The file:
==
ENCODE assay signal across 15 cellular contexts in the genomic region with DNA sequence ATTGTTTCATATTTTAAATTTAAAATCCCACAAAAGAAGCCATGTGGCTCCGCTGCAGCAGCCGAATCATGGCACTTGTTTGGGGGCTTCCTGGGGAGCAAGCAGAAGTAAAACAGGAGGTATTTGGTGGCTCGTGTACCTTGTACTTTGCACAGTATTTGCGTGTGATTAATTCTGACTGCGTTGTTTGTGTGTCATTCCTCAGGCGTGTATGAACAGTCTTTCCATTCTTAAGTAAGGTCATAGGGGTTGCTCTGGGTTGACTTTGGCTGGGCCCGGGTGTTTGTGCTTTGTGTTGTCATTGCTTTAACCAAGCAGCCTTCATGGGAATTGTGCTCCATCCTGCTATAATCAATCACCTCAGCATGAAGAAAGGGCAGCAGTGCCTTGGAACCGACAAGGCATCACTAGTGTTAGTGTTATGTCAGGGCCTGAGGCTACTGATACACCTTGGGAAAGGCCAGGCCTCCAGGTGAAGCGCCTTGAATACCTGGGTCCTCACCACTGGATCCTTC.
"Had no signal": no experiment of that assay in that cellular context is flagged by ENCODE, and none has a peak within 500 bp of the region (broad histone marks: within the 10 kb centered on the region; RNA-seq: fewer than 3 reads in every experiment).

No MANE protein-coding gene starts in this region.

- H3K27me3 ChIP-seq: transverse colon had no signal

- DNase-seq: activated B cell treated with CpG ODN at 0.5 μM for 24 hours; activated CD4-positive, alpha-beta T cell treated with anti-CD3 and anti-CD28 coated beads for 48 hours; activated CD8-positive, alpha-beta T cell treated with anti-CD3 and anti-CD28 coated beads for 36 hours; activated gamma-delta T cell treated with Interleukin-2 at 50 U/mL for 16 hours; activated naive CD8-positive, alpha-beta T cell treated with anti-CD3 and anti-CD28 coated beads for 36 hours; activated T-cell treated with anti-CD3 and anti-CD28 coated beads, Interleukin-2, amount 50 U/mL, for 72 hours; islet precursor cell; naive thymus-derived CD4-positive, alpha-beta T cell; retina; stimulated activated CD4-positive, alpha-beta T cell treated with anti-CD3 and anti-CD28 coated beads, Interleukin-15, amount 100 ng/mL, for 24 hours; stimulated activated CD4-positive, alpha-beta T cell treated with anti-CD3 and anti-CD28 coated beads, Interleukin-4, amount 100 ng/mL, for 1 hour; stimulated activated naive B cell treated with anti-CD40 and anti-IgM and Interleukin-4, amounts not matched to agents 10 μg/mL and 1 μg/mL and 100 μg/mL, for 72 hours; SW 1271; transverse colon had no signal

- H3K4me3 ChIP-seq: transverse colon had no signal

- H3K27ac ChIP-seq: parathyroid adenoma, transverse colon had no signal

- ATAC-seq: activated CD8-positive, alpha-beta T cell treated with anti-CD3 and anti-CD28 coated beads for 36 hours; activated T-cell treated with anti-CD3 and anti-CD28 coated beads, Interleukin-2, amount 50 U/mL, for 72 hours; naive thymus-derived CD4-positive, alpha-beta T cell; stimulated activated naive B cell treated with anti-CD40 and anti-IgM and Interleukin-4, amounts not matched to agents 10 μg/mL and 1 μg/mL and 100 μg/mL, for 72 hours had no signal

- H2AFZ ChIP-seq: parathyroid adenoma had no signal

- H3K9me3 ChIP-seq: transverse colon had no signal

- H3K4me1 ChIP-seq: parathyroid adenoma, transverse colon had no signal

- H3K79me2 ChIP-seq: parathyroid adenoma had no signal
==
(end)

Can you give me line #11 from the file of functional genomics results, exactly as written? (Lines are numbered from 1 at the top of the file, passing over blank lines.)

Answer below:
- H3K4me1 ChIP-seq: parathyroid adenoma, transverse colon had no signal